Another hearing was held on 12 October 1999. Mr. Wiggins reported that the potential buyer could not purchase the units because his source of money “had gone away.” Also, there were still code violations, excluding space and use and light and ventilation violations. The Board went into closed session to consult with its attorney. At the conclusion of the session, the Board voted to order petitioner to demolish the units within ninety days. The Board did not make any written findings nor conclusions in support of its decision.
*583The Board met again on 11 April 2000 after providing notice to the petitioner. During a closed session, the Board’s attorney informed it that the 12 October 1999 decision to demolish all of the property was in error. Back in open session, the Board passed an amended decision with the following findings in part:
2. Each of the apartments is used for human habitation and each apartment contains violations of the Code. The Code violations that each apartment contains are as listed on Exhibit A to the code enforcement findings of fact for the apartment.
3. The apartments are part of a complex of buildings that was built and used originally as a motel; consequently, some of the apartments do not contain enough square footage or window space to meet the space and use or light and ventilation requirements of Sections 11-52 and 11-53 of the Code, as indicated on the inspection checklists and lists of violations. The Board did not receive any evidence that the apartments complied with the Code at the time of construction or at any other time.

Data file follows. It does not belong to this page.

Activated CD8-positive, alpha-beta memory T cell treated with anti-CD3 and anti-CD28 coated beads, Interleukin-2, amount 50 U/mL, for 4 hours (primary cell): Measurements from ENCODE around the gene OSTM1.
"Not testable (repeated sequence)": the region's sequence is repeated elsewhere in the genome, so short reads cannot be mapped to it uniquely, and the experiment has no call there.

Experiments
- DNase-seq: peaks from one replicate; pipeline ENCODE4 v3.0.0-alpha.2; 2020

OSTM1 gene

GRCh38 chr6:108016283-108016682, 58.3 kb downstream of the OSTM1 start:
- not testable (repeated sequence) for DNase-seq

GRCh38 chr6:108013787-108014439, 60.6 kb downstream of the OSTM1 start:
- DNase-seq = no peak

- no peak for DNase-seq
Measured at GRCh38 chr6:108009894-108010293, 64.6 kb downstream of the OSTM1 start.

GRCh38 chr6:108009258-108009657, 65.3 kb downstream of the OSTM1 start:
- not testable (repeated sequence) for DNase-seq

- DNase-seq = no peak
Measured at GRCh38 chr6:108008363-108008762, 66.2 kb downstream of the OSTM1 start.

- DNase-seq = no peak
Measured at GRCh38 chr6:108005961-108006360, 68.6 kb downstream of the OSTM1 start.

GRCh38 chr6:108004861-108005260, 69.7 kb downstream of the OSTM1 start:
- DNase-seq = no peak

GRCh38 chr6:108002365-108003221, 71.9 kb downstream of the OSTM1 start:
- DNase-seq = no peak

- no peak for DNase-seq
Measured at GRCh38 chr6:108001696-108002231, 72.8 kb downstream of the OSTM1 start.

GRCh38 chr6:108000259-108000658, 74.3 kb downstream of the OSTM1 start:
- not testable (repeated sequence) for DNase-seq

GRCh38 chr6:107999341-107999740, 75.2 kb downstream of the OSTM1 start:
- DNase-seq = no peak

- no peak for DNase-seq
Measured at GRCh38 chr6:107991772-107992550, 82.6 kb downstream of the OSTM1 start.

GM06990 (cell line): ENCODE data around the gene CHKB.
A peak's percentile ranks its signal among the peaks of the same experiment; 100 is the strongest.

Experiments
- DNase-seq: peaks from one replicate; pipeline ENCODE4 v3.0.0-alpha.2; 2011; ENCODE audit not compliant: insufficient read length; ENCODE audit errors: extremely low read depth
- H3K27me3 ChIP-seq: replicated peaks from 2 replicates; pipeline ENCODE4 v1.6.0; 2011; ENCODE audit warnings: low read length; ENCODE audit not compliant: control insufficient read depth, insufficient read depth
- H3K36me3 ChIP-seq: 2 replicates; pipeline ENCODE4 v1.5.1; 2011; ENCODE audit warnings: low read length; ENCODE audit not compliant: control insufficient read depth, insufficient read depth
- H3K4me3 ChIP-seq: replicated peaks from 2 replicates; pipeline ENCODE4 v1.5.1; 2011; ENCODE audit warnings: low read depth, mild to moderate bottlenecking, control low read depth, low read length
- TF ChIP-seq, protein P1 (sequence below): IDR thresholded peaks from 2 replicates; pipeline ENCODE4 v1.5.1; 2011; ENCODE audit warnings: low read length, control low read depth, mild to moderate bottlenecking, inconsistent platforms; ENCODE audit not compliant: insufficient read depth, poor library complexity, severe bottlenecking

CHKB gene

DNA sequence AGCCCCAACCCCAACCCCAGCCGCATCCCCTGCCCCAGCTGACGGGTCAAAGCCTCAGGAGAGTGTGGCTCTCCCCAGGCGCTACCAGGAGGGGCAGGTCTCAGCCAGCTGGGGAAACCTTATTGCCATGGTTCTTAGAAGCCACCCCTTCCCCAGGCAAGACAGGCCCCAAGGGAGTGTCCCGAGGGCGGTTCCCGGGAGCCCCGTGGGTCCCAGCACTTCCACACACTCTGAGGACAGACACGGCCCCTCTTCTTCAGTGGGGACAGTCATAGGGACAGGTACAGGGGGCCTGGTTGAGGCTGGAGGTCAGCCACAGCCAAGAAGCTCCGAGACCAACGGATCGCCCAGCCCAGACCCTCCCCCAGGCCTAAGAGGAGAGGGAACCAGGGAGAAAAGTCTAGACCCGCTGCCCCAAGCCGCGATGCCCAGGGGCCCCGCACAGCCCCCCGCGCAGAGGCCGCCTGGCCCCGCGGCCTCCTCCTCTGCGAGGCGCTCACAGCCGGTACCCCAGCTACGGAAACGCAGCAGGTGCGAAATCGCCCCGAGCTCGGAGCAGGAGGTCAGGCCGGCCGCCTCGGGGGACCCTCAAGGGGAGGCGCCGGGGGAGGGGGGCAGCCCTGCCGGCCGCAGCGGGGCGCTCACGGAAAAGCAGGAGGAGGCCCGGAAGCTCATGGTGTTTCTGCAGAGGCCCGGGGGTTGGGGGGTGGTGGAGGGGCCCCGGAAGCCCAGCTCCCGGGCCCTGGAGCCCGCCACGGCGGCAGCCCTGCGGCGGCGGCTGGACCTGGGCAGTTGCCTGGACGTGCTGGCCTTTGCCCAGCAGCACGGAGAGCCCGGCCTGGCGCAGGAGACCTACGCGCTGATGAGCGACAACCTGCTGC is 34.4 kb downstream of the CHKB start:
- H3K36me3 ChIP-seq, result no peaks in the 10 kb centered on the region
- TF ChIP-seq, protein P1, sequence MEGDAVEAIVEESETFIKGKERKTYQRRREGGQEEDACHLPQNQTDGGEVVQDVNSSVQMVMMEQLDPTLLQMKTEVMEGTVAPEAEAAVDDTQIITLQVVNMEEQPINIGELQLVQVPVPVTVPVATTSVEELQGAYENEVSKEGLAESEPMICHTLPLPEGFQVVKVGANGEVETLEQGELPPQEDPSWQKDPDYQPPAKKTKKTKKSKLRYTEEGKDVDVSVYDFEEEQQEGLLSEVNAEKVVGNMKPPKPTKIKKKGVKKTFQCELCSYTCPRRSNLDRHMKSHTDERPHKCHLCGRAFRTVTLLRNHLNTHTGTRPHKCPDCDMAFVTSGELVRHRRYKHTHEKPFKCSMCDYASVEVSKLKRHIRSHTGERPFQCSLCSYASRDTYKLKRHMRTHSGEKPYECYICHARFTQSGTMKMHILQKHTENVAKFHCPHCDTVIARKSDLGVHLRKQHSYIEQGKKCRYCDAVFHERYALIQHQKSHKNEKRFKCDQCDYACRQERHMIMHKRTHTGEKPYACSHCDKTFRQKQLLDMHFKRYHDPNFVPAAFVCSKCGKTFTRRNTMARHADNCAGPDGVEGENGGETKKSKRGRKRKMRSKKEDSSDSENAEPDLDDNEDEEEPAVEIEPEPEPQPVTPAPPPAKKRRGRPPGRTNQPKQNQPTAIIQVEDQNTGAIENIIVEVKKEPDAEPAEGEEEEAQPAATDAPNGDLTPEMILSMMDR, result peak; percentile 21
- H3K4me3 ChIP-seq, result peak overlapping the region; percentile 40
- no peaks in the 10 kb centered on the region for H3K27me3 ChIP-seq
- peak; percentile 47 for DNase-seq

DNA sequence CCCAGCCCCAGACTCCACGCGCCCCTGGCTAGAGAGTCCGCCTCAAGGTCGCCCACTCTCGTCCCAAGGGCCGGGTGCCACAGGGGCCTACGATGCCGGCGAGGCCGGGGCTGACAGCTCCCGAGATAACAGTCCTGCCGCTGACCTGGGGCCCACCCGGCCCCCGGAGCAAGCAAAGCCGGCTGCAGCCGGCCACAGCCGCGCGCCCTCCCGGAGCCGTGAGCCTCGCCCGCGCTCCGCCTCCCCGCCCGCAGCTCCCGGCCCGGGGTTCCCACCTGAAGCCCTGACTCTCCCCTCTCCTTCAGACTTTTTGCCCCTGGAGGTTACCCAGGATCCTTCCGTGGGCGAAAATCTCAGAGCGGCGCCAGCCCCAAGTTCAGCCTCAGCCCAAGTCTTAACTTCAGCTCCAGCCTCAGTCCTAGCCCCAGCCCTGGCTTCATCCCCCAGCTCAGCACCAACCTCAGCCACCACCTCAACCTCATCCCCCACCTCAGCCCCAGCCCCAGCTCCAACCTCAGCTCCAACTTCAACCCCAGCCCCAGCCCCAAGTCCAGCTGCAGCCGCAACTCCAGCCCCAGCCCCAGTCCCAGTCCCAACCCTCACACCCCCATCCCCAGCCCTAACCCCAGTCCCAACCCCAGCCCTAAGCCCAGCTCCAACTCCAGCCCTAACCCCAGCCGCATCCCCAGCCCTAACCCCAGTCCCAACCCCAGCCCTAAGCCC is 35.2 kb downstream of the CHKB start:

4. At some point prior to the inspections that led to the present Code enforcement proceedings against the apartments, a code inspector inspected the apartments but failed to cite the violations of Sections 11-52 and 11-53 of the Code.
5. Each of the apartments listed below in this Paragraph 5 is deteriorated, in that it can be repaired, altered, or improved to comply with the Code at a cost that does not exceed 65 percent of the value of the apartment:
[Thirty-nine of the apartment units were in this category].
6. Each of the apartments listed below in this Paragraph 6 is dilapidated, in that it cannot be repaired, altered, or improved to comply with the Code at a cost that does not exceed 65 percent of the value of the apartment:
[Fifteen of the apartment units were in this category].
The Board concluded the following in part:
1. Each of the apartments is unfit for human habitation, in that the apartment contains conditions that violate one or more of the minimum standards of fitness established by the Code.
*5842. All of the apartments listed in Findings of Fact No. 5 should be repaired, altered, or improved so as to comply with the minimum standards of fitness established by the Code.
3. All of the apartments listed in Findings of Fact No. 6 should be demolished. Because such apartments were converted unlawfully from motel units to dwellings, justice does not require a waiver of the space and use or light and ventilation requirements with respect to the apartments.
4. The failure of an inspector to cite the space and use and light and ventilation violations in a previous inspection does not operate as a perpetual waiver of those requirements. The failure of the apartments to meet those requirements is an ongoing violation of law that can be remedied through this proceeding.
The Board then ordered the demolition of the fifteen dilapidated apartment units and the repair of the thirty-nine deteriorated apartment units within sixty days. Petitioner appealed the Board’s decision to the superior court. After a hearing on 28 September 2000, the trial court made findings and conclusions and affirmed the Board’s decision of 11 April 2000.
While the review provisions of the North Carolina Administrative Procedure Act are not applicable to this appeal, “the principles that provision embodies are highly pertinent.” Concrete Co. v. Board of Commissioners, 299 N.C. 620, 625, 265 S.E.2d 379, 382, reh’g denied, 300 N.C. 562, 270 S.E.2d 106 (1980). The scope of review of a trial court reviewing a decision by a board sitting as a quasi-judicial body includes:
(1) Reviewing the record for errors in law,
(2) Insuring that procedures specified by law in both statute and ordinance are followed,